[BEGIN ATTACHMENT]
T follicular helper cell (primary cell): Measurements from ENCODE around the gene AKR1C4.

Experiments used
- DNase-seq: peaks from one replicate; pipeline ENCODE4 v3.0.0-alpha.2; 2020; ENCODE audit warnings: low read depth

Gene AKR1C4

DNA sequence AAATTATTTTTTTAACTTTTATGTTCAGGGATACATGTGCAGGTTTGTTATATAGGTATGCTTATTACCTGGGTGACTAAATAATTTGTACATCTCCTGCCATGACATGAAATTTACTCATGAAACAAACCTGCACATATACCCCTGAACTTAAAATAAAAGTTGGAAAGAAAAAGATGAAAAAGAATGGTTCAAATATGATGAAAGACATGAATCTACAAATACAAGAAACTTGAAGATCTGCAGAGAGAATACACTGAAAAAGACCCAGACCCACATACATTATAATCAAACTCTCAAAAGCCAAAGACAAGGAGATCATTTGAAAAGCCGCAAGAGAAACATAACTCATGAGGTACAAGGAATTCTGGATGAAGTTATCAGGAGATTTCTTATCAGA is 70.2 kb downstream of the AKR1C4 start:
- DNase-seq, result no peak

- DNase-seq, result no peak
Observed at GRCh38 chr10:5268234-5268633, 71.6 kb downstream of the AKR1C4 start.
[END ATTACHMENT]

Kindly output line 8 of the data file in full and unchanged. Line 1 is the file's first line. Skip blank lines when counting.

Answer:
Observed at GRCh38 chr10:5268234-5268633, 71.6 kb downstream of the AKR1C4 start.